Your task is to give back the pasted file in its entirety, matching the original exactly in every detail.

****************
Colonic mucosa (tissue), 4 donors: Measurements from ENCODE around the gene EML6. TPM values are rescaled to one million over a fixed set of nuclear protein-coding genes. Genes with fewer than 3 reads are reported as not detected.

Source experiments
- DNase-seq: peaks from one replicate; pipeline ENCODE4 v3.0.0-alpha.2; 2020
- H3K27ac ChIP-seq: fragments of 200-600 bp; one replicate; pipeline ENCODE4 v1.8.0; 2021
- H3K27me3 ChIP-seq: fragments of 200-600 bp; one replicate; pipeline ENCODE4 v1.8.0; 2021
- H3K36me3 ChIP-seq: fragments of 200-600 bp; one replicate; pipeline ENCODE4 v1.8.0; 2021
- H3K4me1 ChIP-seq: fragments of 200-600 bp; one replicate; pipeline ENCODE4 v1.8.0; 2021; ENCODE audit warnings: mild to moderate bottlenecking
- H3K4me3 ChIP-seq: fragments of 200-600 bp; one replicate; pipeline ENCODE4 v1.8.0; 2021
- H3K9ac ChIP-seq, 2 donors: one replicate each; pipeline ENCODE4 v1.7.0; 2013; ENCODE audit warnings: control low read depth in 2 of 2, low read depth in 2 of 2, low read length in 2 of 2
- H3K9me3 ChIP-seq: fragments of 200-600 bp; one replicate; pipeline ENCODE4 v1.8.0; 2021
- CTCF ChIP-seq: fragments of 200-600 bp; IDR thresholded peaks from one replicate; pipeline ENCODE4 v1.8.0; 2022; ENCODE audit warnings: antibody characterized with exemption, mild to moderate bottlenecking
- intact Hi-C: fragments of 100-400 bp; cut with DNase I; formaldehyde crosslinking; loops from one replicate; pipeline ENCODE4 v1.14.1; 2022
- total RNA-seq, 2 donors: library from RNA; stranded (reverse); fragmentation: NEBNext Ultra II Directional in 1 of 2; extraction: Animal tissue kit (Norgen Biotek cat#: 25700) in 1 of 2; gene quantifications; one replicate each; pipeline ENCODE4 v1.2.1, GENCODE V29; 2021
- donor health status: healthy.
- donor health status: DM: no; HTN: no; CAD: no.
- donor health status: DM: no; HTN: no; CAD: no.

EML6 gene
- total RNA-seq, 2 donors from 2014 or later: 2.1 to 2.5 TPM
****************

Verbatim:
Colonic mucosa (tissue), 4 donors: Measurements from ENCODE around the gene EML6. TPM values are rescaled to one million over a fixed set of nuclear protein-coding genes. Genes with fewer than 3 reads are reported as not detected.

Source experiments
- DNase-seq: peaks from one replicate; pipeline ENCODE4 v3.0.0-alpha.2; 2020
- H3K27ac ChIP-seq: fragments of 200-600 bp; one replicate; pipeline ENCODE4 v1.8.0; 2021
- H3K27me3 ChIP-seq: fragments of 200-600 bp; one replicate; pipeline ENCODE4 v1.8.0; 2021
- H3K36me3 ChIP-seq: fragments of 200-600 bp; one replicate; pipeline ENCODE4 v1.8.0; 2021
- H3K4me1 ChIP-seq: fragments of 200-600 bp; one replicate; pipeline ENCODE4 v1.8.0; 2021; ENCODE audit warnings: mild to moderate bottlenecking
- H3K4me3 ChIP-seq: fragments of 200-600 bp; one replicate; pipeline ENCODE4 v1.8.0; 2021
- H3K9ac ChIP-seq, 2 donors: one replicate each; pipeline ENCODE4 v1.7.0; 2013; ENCODE audit warnings: control low read depth in 2 of 2, low read depth in 2 of 2, low read length in 2 of 2
- H3K9me3 ChIP-seq: fragments of 200-600 bp; one replicate; pipeline ENCODE4 v1.8.0; 2021
- CTCF ChIP-seq: fragments of 200-600 bp; IDR thresholded peaks from one replicate; pipeline ENCODE4 v1.8.0; 2022; ENCODE audit warnings: antibody characterized with exemption, mild to moderate bottlenecking
- intact Hi-C: fragments of 100-400 bp; cut with DNase I; formaldehyde crosslinking; loops from one replicate; pipeline ENCODE4 v1.14.1; 2022
- total RNA-seq, 2 donors: library from RNA; stranded (reverse); fragmentation: NEBNext Ultra II Directional in 1 of 2; extraction: Animal tissue kit (Norgen Biotek cat#: 25700) in 1 of 2; gene quantifications; one replicate each; pipeline ENCODE4 v1.2.1, GENCODE V29; 2021
- donor health status: healthy.
- donor health status: DM: no; HTN: no; CAD: no.
- donor health status: DM: no; HTN: no; CAD: no.

EML6 gene
- total RNA-seq, 2 donors from 2014 or later: 2.1 to 2.5 TPM